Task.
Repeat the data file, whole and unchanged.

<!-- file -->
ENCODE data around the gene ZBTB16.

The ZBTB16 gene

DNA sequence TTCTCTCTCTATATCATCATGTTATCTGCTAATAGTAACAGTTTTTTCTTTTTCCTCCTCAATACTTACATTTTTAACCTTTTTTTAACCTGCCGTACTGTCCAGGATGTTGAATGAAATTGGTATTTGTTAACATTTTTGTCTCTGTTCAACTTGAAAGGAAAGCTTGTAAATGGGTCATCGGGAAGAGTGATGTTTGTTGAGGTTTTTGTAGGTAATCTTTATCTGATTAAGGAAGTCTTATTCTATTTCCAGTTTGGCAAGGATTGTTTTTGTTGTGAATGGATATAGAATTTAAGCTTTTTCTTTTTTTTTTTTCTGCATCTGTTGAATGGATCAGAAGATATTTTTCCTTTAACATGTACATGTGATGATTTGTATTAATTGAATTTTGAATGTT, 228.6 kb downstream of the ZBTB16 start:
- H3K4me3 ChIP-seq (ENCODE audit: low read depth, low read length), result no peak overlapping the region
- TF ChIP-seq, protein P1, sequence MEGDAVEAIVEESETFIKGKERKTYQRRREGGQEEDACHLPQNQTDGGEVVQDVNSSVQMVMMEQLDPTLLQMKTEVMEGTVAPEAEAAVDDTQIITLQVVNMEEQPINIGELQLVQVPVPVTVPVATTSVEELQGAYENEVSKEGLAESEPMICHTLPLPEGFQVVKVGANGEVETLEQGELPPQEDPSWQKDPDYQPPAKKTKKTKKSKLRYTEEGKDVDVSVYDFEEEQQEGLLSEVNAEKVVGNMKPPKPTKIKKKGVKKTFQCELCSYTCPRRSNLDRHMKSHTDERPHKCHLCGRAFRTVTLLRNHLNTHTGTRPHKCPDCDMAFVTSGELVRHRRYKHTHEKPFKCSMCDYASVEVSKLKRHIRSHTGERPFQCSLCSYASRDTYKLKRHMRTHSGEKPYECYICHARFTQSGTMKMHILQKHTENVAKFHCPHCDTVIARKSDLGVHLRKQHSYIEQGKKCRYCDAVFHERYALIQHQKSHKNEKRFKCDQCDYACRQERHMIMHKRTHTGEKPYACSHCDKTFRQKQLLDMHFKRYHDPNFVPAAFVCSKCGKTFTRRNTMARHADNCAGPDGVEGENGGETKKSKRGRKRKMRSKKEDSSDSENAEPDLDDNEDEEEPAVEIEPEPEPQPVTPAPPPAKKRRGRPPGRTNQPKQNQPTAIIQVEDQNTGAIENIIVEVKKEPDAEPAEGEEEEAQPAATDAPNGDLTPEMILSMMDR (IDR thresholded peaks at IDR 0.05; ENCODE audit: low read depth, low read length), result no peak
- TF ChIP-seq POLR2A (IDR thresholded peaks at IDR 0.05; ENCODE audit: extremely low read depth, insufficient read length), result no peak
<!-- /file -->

ENCODE data around the gene ZBTB16.

The ZBTB16 gene

DNA sequence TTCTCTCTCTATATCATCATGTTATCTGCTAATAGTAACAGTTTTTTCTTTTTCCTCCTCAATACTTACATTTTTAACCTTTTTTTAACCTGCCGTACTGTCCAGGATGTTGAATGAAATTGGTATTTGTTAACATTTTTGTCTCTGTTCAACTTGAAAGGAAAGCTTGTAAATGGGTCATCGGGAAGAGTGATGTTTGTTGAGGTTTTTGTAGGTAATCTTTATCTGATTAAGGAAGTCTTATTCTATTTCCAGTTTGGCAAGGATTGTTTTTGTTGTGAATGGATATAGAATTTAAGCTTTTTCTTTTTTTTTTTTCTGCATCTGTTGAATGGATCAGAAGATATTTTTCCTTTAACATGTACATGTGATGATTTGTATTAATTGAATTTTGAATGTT, 228.6 kb downstream of the ZBTB16 start:
- H3K4me3 ChIP-seq (ENCODE audit: low read depth, low read length), result no peak overlapping the region
- TF ChIP-seq, protein P1, sequence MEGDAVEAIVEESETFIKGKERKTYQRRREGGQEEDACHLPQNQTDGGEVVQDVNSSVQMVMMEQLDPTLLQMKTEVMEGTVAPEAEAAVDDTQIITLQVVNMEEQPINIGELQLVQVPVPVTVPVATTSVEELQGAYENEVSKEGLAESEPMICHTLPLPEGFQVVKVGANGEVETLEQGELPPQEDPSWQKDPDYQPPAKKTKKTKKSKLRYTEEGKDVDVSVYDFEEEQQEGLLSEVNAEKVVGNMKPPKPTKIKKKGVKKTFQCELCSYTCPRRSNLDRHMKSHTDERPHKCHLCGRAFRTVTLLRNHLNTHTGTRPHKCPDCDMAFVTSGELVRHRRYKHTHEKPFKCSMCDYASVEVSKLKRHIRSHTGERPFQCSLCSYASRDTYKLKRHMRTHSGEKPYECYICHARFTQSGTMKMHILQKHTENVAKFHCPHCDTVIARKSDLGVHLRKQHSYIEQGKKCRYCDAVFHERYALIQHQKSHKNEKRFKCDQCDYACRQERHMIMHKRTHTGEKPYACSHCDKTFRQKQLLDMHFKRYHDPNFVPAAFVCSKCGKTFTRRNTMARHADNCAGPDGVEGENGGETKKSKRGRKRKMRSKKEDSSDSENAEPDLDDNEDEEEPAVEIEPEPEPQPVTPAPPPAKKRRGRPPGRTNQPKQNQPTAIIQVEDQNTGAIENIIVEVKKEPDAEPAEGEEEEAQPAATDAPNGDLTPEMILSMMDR (IDR thresholded peaks at IDR 0.05; ENCODE audit: low read depth, low read length), result no peak
- TF ChIP-seq POLR2A (IDR thresholded peaks at IDR 0.05; ENCODE audit: extremely low read depth, insufficient read length), result no peak